3 Myths About Executive Assistants

Traditional public perception may make you think that an Executive Assistant is nothing more than a “glorified secretary,” but that is not the case.

A dialed-in Executive Assistant (EA) is a valued business partner who creates stability and structure for a Leader. This structure gives the Leader more time to work on the business, achieve scale, and experience work-life balance.

EAs carry a wide range of skills, training and expertise, and do not solely perform administrative duties, though many myths would have you believe otherwise.

Here are 3 myths about EAs, and the truth about this unique role.

Myth #1 – Executive Assistants are subordinate to the Executive

The word “subordinate” implies that an Executive or Leader is above the EA. This imagery does not accurately depict the dynamic in an ideal Executive-EA partnership.

An EA works with a Leader, alongside them, and as a valued business partner. The two are codependent on each other (in a good way) meaning, one does not exist without the other and that they need each other to succeed.

An Executive should lean on their EA for strategic management of their calendar, coordination of travel and appointments, and for advocacy and networking at events… amongst many other responsibilities.

If an Executive is perceived as “above” an EA, it creates an impression that the EA lacks ownership of the role. A successful EA owns their role and is empowered to speak on behalf of the Leader he or she serves. The EA carries influence, which makes them more than a “glorified secretary.”

When an EA is empowered in their role, the Executive is free to stop working IN the business and enables them to delegate with confidence. This can only be done when the two work together as equal partners to develop relationship, trust and transparency.

(NOTE: An Executive Assistant should be a Stabilizer helping you tackle the big and small projects critical to your success, growth, momentum, and scale. Not sure what to delegate to an EA? Sign up for 10 Ways to Profitably Leverage an Executive Assistant.)

Myth #2 – EAs do not possess specialized skills or training

EAs do not necessarily require a degree to do the work they do, but that does not mean that many (or most) EAs are highly educated with specialized training.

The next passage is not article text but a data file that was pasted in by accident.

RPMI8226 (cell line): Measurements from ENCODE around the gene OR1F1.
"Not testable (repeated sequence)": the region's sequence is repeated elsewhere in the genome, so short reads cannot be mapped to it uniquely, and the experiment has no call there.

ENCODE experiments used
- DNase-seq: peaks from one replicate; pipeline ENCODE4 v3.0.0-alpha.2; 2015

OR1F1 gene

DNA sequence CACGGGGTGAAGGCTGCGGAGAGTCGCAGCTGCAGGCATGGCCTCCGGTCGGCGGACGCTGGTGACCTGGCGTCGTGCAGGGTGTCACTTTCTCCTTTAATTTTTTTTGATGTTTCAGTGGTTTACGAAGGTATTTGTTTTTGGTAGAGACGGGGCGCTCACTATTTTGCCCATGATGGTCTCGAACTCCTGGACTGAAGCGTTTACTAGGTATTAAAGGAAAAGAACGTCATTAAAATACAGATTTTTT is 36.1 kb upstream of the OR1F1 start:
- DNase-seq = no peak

To perform well in their role, EAs must be quick studies and lifelong learners. They must adapt to new technology and keep up with industry trends to best serve their clients.

Many EAs have backgrounds in bookkeeping, content marketing, sales, and even business ownership. This specialization is an added value to Executives, who need more than just administrative support.

The myth that EAs do not possess specialized skills or training creates a belief that “just anybody” can be an EA. This is technically true, but you get what you pay for.

High performing EAs are not likely to be found for $10/hour. At least, not for the level of partnership and support you desire to make a meaningful impact on your efficiency and productivity.

You don’t have to break the bank to afford an EA, but a meaningful investment ensures you are attracting the quality talent you desire.

Myth #3 – An EA is a luxury you can’t afford

Many business owners are under the impression that EAs are for high-profile, international CEOs…not the solopreneur.

Nothing could be further from the truth. In fact, it is often recommended that an EA be your first hire — no matter the size of your business.

The truth is that not all of your responsibilities valued equally. If you are a photographer, the value of you shooting and editing is a lot more valuable than location scouting and setting appointments.

This helps you to see that some tasks really are not the best use of your time, and affect your bottom line. When you are in charge of doing everything in your business, you don’t have time to work on your business to create scale.

EAs are not reserved for high-profile Executives who seem like they “deserve” it. They are for any and all business owners who 1) want help 2) are willing to delegate 3) and want more stability so they can have better work-life balance.

These three myths may cloud the true value of an EA, but a right understanding of the role can help you appreciate that it is a service ALL are worthy of in their business.

 

Don’t sacrifice your dreams, delay the important, or put life on hold – gain the sanity-saving momentum you need as a busy Executive or Small Business Owner with our 10 Ways to Profitably Leverage an Executive Assistant.

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